Abstract Despite an increase in employer-aligned certificate and apprenticeship programs, there is limited research examining the impact of these programs on economic outcomes. Moreover, for research that has explored the impact of these programs, it is unclear whether the outcomes are a product of the courses alone or the apprenticeships and other work-related experiences that […]
Author: Stephen Roll, Assistant Research Professor
At Home and on the Brink: U.S. Parents’ Mental Health during COVID-19
Abstract Though the COVID-19 pandemic required significant changes and adaptations for most Americans, parents faced acute challenges as they had to navigate rapidly changing schooling and child care policies requiring their children to spend more time at home. This study examines the effects of COVID-19 school and workplace policies as well as environmental and economic […]
“Take my word for it”: Group Texts and Testimonials Enhance State and Federal Student Aid Applications
Abstract As the cost of college continues to rise, it has become increasingly important for students to apply for financial aid. However, many students are unaware of the benefits of the Free Application for Federal Student Aid (FAFSA). We launched a field experiment with a non-profit organization to explore how both informational- and testimonial-type text […]
Household Spending Patterns and Hardships during COVID-19: A Comparative Study of the U.S. and Israel
Abstract The combined supply and demand shocks of the COVID-19 pandemic have created the largest consumer behavior shift in recent history, while exposing millions of households to material hardships like food insecurity and housing instability. In this study, we draw on national surveys conducted early in the pandemic to investigate the pandemic’s effects on self-reported […]
Fee payments to access COVID-19 relief funds threaten household financial security and economic recovery
The U.S. Senate signaled that it has the votes to pass a new $1.9 trillion stimulus through the budget reconciliation process on February 2, 2020. This means that a new round of COVID-19 relief payments is likely. These relief payments, which propose distributing $1,400 to qualifying adults, will be the third such payment offered since […]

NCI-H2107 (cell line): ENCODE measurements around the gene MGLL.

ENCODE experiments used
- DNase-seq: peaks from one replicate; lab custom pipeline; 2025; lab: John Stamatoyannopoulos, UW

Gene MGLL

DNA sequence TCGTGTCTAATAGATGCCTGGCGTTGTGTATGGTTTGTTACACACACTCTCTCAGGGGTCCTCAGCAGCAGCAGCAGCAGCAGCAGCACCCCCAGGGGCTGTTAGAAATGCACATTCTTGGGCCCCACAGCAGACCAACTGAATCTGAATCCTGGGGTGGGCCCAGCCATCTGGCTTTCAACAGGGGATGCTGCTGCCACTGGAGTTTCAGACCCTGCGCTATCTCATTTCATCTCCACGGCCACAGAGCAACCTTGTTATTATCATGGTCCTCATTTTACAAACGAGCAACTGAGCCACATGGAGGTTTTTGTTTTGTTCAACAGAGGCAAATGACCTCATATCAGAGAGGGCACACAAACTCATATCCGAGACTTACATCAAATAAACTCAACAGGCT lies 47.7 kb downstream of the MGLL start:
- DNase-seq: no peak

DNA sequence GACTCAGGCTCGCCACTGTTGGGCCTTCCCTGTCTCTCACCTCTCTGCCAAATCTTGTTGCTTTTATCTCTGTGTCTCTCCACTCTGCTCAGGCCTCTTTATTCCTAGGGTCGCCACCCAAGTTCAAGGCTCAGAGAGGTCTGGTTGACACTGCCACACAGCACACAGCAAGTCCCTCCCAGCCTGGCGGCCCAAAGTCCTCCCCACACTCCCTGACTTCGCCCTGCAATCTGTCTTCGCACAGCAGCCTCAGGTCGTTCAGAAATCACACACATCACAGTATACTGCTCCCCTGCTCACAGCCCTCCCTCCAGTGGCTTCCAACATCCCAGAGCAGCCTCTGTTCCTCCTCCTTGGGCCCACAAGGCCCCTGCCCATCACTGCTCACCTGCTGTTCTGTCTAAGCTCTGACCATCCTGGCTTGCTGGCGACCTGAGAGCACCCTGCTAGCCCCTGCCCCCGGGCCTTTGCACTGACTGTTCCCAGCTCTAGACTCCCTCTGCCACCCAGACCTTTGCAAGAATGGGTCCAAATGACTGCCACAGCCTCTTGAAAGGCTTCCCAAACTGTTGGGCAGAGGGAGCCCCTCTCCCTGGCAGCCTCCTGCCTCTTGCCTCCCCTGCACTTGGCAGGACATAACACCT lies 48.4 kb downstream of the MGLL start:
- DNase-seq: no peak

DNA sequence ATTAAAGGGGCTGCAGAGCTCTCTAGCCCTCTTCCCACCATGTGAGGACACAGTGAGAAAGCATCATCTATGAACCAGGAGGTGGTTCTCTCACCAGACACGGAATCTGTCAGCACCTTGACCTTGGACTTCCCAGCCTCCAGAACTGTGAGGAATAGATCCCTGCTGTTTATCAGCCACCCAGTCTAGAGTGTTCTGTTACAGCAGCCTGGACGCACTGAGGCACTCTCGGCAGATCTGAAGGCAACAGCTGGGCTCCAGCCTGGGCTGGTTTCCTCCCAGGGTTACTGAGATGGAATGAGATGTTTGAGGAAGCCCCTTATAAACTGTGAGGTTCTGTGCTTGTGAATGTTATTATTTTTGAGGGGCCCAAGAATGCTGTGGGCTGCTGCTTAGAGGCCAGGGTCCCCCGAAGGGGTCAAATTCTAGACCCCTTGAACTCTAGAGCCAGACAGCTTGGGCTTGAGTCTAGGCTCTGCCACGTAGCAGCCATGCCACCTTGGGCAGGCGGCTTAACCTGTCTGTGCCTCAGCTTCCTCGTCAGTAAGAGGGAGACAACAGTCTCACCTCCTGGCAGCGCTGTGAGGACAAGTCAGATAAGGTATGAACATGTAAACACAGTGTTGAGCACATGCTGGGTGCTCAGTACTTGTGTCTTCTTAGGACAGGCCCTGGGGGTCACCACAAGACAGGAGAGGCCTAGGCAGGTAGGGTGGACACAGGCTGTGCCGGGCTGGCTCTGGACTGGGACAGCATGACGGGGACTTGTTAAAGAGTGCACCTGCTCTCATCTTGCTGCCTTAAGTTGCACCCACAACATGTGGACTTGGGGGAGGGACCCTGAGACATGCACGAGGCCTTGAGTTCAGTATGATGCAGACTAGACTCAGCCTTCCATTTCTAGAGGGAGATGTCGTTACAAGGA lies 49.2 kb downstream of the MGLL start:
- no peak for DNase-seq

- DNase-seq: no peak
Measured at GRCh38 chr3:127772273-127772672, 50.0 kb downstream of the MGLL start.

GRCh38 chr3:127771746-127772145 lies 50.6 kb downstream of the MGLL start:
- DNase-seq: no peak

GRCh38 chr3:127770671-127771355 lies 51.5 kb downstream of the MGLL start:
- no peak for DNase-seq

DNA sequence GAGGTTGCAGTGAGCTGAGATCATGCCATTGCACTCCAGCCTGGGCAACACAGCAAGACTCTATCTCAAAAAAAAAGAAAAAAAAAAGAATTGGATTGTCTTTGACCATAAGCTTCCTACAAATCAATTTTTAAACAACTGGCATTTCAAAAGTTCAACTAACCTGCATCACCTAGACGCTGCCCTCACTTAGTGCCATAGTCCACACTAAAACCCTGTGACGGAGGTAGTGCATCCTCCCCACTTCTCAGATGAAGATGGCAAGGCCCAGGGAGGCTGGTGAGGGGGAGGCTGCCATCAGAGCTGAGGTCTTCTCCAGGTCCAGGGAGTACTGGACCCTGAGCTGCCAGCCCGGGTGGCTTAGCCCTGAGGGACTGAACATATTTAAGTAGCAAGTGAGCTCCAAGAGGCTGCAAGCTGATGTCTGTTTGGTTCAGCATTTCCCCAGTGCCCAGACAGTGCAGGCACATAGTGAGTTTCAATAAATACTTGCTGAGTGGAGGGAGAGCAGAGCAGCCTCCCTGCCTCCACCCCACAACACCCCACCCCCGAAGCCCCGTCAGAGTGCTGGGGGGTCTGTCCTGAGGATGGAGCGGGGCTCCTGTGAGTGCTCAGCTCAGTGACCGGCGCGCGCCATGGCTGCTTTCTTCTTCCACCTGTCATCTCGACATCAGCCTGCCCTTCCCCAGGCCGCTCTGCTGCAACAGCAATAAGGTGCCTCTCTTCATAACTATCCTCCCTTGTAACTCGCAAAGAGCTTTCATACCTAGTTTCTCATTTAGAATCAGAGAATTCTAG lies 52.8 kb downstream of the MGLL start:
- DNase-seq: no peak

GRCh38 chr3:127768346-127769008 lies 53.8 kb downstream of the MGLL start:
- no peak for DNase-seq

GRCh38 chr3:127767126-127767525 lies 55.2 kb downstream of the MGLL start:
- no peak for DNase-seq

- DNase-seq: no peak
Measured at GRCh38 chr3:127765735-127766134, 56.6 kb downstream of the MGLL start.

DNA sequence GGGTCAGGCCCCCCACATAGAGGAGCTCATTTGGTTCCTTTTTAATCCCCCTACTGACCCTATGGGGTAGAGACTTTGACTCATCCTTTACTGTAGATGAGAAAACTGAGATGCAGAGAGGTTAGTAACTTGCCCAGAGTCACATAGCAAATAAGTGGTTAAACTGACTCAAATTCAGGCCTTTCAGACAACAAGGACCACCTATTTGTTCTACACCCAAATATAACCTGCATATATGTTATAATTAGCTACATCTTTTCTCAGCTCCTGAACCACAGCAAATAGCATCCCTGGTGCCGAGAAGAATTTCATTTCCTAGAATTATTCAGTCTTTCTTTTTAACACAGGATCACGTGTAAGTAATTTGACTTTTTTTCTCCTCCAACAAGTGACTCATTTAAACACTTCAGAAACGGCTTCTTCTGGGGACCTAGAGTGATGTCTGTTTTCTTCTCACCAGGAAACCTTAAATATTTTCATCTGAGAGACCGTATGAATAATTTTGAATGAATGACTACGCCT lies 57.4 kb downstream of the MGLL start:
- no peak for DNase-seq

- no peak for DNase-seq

Safe, affordable child care is a right, not a privilege
As the United States nears the seventh month of weathering COVID-19’s impact, it has become clear that the economy will not recover simply by encouraging businesses to re-open or consumers to keep shopping. Working adults with children are being disproportionately affected by COVID-19 and will continue to struggle without stronger federal and state support for child care.
Messaging matters when it comes to COVID-19 economic impact payments
The way policymakers and financial capability practitioners communicate about the CARES economic impact payments and other current or future payments may help guide households to use these benefits in the way best suited to their financial situation. This is important because while some households may use the CARES payments to pay down debt and other households may be fortunate enough to be able to save their payments, others will need these payments to simply make ends meet.
What tax refunds tell us about how households might use economic impact payments
While economic impact payments are different than a tax refund, we can be fairly confident, based on this research, that in this moment of emergency, payments from CARES Act will be used on essential purchases. It is also possible households will allocate their economic impact payments to clear debt entirely or to make a minimum payment in order to keep some liquid assets in checking or savings.